The dissertation has highlighted that there are many possible forms of renewable energy that could ultimately replace the traditional fossil fuel energies of coal, oil and natural gas. However, perhaps the main realisation of the research, from the literature review and the case studies is that the development of each of these forms of energy is still in its infancy. The small percentage of the world’s energy supply provided by these renewable energy types at the present time, coupled with the high costs of development and installation highlight that the reliance on fossil fuels will remain in the United Kingdom for a little while longer. However the research, particularly in the case study results, suggests that if these factors can be improved (cost being a pertinent issue), then the future prospects for these renewable energies look good. In the United Kingdom, the main focus recently has been on the improvements made in wind power but this is partly because it is the most widely developed and used of all of the technologies. Another consideration would be the use of wave power, given the status of the United Kingdom as an island and the abundance of supply of this energy type. The most suitable type of energy at the current time from the selection of solar power, wind energy, biomass and geothermal energy, as highlighted by the research is that of wind power. In terms of cost effectiveness and availability of the energy, wind power is perhaps the most successful. This is not however a glowing reference of wind energy in its current form. There are many weaknesses that can be attributed to it. However, when compared to the other types of energy it is the best possible option at the current time. This is likely to change. Solar power is too expensive, biomass is the most environmentally unfriendly of the four and geothermal energy is far too underdeveloped in the United Kingdom to see whether it could be a success of not. However, if these factors can be changed, then renewable energy may yet develop accordingly on a mass scale to be able to replace traditional non-renewable energy types that dominate energy production in the current era. Therefore, there are no specific renewable energy types at the current time that could be a successful alternative for the fossil fuels that are used in society. However, with development and time, it is possible that any one of the four could become appropriately efficient, reliable, cost-effective and environmentally friendly that it could replace traditional fuels. It is also quite conceivable that a mixture of energies will share the energy market in the future, with an equal share for these four types. However, their future relies upon the support of the government to drive the development in this early and expensive stage, a factor that could be of immense importance as we move into the teenage years of the Twentieth Century.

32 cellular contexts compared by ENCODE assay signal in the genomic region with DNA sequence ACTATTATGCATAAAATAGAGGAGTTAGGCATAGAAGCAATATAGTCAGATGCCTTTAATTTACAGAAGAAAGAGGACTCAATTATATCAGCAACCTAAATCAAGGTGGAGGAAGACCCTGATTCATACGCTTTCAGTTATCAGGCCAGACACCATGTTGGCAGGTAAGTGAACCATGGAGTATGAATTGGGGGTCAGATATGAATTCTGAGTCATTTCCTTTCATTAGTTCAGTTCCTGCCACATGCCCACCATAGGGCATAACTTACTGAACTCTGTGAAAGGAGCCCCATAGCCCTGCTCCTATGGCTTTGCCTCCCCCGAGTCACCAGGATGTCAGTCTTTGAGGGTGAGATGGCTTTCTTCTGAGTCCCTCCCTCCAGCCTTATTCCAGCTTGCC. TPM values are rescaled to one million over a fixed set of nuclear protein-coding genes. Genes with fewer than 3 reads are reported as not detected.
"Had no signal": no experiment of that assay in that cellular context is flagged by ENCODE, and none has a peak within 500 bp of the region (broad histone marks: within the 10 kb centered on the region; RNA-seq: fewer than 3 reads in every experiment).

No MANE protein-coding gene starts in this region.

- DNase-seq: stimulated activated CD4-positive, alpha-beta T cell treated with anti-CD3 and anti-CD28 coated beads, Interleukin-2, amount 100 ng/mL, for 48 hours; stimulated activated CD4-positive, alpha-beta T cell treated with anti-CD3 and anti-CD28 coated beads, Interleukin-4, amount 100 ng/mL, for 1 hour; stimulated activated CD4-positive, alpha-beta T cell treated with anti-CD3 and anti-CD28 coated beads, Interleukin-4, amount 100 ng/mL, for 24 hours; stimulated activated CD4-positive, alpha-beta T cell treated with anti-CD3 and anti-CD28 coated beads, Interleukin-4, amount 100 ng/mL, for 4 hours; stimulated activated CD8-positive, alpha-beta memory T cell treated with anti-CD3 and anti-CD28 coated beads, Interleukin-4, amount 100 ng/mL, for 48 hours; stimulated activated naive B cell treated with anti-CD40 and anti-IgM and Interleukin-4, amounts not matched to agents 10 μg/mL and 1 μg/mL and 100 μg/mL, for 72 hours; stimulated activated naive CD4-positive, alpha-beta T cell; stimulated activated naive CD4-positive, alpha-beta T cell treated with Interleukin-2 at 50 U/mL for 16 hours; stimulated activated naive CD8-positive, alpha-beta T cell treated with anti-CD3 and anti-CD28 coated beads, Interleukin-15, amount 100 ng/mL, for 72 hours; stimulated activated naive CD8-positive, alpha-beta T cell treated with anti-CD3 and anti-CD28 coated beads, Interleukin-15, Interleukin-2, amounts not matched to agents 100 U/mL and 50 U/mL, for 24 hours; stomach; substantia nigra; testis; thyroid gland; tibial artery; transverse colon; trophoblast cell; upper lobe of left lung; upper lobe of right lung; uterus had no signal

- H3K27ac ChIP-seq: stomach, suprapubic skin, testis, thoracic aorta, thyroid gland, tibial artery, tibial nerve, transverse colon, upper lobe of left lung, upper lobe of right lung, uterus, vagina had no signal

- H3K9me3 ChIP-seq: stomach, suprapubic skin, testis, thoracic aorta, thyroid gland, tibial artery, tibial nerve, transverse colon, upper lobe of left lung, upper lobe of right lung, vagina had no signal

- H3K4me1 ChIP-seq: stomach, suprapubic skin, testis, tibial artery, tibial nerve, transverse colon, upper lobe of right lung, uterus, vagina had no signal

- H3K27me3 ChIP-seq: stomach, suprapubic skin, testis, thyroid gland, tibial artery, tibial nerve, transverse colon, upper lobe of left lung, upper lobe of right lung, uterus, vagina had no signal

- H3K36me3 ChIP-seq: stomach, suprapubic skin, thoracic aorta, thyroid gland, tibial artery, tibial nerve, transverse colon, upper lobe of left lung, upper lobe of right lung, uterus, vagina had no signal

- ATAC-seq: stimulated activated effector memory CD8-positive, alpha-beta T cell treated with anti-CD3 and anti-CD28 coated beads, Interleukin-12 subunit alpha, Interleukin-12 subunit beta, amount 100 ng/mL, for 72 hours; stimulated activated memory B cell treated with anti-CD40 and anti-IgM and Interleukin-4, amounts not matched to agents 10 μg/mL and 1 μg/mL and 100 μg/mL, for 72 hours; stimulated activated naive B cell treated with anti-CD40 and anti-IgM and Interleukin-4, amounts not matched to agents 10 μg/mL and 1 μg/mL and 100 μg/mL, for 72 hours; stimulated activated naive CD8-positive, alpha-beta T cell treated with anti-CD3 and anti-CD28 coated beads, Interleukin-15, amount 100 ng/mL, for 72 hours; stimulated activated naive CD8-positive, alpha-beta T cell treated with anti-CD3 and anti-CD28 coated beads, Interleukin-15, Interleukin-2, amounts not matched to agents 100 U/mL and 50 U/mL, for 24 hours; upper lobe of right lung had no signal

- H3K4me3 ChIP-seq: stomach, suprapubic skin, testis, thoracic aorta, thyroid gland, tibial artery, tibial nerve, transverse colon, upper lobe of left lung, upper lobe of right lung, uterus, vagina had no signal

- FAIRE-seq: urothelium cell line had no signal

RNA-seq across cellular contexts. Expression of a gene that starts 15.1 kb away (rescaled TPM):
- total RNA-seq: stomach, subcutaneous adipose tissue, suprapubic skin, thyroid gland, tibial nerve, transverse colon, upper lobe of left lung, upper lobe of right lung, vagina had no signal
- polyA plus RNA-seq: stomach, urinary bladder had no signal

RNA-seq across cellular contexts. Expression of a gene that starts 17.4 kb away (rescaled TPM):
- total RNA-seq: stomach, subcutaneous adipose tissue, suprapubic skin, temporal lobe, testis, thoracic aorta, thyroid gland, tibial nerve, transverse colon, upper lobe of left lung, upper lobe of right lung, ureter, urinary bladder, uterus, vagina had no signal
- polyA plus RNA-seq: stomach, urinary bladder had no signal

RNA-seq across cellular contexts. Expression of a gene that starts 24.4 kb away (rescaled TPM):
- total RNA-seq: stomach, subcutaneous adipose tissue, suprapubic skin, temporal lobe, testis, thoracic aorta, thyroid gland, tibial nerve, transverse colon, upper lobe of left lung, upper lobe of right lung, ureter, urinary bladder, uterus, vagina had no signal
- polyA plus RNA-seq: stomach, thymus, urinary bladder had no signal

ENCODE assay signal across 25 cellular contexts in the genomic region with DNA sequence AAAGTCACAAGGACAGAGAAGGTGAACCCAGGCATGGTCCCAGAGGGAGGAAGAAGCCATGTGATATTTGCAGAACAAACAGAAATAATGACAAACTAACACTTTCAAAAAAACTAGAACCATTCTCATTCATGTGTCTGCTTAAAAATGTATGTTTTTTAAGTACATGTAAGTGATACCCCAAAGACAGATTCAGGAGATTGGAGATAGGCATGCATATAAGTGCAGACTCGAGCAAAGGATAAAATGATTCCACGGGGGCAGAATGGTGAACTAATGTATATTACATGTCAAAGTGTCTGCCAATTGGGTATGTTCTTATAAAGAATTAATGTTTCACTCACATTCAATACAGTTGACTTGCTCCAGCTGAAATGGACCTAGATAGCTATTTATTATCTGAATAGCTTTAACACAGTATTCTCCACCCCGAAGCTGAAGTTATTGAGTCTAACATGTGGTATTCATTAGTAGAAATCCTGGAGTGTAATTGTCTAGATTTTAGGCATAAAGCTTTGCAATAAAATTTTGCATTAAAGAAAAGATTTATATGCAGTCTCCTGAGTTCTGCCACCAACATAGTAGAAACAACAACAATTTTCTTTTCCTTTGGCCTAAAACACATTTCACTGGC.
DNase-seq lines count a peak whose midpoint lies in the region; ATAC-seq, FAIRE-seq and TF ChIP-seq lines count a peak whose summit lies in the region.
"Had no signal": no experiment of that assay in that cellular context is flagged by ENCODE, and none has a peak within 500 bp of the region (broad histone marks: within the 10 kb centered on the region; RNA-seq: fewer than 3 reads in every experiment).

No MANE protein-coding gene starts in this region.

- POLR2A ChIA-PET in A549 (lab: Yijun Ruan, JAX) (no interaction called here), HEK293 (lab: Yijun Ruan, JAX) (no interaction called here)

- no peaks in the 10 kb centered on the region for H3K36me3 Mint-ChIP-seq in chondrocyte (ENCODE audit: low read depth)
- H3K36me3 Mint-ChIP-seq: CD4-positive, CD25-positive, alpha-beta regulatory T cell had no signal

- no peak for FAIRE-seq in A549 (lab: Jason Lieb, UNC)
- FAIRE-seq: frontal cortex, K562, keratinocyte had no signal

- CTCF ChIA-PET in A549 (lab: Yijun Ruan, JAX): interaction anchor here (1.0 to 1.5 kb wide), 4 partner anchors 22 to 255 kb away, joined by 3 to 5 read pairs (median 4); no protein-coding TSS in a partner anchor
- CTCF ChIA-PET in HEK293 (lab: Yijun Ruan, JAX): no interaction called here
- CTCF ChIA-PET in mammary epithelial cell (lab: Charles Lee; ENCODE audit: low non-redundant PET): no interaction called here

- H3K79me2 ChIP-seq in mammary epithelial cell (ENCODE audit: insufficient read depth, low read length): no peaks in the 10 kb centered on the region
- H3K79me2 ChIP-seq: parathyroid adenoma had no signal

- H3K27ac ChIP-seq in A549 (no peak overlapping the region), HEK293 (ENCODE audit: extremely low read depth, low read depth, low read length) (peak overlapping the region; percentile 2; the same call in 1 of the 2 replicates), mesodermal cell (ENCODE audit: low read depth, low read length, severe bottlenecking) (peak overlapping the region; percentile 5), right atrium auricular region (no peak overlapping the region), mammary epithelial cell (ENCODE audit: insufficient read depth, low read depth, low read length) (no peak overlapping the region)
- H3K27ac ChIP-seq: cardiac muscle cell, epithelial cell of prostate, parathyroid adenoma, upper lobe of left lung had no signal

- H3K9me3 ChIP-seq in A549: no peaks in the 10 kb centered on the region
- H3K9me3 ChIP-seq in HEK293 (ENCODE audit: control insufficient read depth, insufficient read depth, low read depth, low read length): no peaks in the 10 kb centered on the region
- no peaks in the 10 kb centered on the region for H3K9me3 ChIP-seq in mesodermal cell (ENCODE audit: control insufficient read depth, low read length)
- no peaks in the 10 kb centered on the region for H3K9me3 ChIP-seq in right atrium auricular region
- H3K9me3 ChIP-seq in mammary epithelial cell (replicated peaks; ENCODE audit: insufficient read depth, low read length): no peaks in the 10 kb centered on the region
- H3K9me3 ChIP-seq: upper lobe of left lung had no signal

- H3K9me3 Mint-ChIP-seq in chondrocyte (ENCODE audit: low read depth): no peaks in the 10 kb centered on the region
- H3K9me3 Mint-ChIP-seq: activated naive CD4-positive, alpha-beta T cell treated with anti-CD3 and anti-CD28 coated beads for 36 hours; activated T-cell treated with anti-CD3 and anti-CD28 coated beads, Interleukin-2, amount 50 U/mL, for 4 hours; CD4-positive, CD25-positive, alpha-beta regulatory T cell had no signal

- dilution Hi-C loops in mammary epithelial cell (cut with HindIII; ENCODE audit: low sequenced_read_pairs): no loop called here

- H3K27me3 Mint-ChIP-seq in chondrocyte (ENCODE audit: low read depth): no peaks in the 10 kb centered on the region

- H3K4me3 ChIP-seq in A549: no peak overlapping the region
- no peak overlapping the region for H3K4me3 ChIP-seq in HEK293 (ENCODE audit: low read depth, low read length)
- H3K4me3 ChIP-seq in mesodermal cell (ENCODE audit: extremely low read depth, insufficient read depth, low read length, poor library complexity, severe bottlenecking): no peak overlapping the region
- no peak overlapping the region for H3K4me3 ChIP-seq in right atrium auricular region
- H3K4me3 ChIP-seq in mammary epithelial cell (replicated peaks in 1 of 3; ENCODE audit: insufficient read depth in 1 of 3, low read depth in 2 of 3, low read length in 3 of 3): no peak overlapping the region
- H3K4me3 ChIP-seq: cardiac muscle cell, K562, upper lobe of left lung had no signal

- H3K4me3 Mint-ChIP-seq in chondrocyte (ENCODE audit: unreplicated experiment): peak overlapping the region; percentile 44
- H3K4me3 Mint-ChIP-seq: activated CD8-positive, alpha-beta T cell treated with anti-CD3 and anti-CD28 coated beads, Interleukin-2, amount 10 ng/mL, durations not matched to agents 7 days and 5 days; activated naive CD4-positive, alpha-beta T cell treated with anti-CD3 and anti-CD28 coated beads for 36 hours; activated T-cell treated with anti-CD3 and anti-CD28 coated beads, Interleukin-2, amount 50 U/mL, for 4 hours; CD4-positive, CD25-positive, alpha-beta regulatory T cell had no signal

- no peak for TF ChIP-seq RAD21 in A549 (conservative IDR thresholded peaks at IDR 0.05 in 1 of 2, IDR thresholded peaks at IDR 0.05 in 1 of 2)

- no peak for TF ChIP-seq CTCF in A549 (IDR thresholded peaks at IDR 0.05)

The dissertation has highlighted a number of issues that could be improved on in the future. This is not uncommon with research as it is intrinsic to the field. However, as limitations in research are common, they should still be acknowledged, in the very least to warm future studies about certain pitfalls that exist. In this aspect, the research can provide potential researchers with a number of recommendations on how to improve research in this area. Firstly it is important to note that the notion of this dissertation was perhaps overreaching in the first place. The decision to attempt to find an alternative energy source is still in its relative infancy on a global scale and therefore for this work to provide conclusive evidence supporting either one or a combination of energy types was perhaps too naive in its outlook. The work however does provide some important points and these should not be overlooked. A more narrow focus, perhaps looking at just one energy type may have been more suitable in enabling the researcher to fully analyse the strengths and weaknesses of just one type, rather than have to analyse four, which ultimately led to difficulties and a lack of focus. The work would also have benefitted from a focus on wave power, given the nature of the United Kingdom as an island, with wave power supplies in abundance. The literature provided many examples of the success of wave power and should have been included in the research question. Another limitation was the difficulty due to the lack of literature focused on results. The United Kingdom has developed solar power technology and wind power for some time but the focus on biomass energy and geothermal energy proved problematic due to the relatively new status in the United Kingdom of these latter energy types. It was difficult to gain information on geothermal energy in particular and the information provided had to be relied upon from other countries rather than the United Kingdom, with the United States providing the majority of the information. However, that being said, it is important to realise that research into particular issues has to begin somewhere and so the unusual research aims of this dissertation could act as a starting point into future research concentrating geothermal energy and its possible success in the United Kingdom. Nevertheless, the research did provide some excellent information based on the research criteria and despite the limitations, the research aims were met with the evidence that certain types of energy can be successful, even if only on a small scale, at replacing traditional fossil fuels as the source of energy in the United Kingdom. The recommendations provided here can be of vital use to future researchers in this particular area of renewable energy research, displaying key factors of a successful research project and the need to narrow the focus of any research that will attempt establish one particular energy type as a possible successor to the more conventional and traditional non-renewable energy types of coal, oil and natural gas.